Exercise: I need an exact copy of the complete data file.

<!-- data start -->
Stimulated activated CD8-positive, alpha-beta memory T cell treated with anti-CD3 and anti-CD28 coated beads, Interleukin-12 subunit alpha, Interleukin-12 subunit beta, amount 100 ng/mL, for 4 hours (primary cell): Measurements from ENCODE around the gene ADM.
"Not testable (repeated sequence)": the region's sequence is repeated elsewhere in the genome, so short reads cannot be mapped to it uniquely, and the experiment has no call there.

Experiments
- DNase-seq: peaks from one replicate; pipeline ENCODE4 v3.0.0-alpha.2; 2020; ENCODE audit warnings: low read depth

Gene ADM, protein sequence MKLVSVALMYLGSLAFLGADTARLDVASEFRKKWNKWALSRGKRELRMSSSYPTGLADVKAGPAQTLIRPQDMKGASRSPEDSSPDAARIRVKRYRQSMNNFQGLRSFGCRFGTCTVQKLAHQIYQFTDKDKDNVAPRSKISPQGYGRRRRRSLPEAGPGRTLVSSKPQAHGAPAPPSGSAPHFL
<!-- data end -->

Stimulated activated CD8-positive, alpha-beta memory T cell treated with anti-CD3 and anti-CD28 coated beads, Interleukin-12 subunit alpha, Interleukin-12 subunit beta, amount 100 ng/mL, for 4 hours (primary cell): Measurements from ENCODE around the gene ADM.
"Not testable (repeated sequence)": the region's sequence is repeated elsewhere in the genome, so short reads cannot be mapped to it uniquely, and the experiment has no call there.

Experiments
- DNase-seq: peaks from one replicate; pipeline ENCODE4 v3.0.0-alpha.2; 2020; ENCODE audit warnings: low read depth

Gene ADM, protein sequence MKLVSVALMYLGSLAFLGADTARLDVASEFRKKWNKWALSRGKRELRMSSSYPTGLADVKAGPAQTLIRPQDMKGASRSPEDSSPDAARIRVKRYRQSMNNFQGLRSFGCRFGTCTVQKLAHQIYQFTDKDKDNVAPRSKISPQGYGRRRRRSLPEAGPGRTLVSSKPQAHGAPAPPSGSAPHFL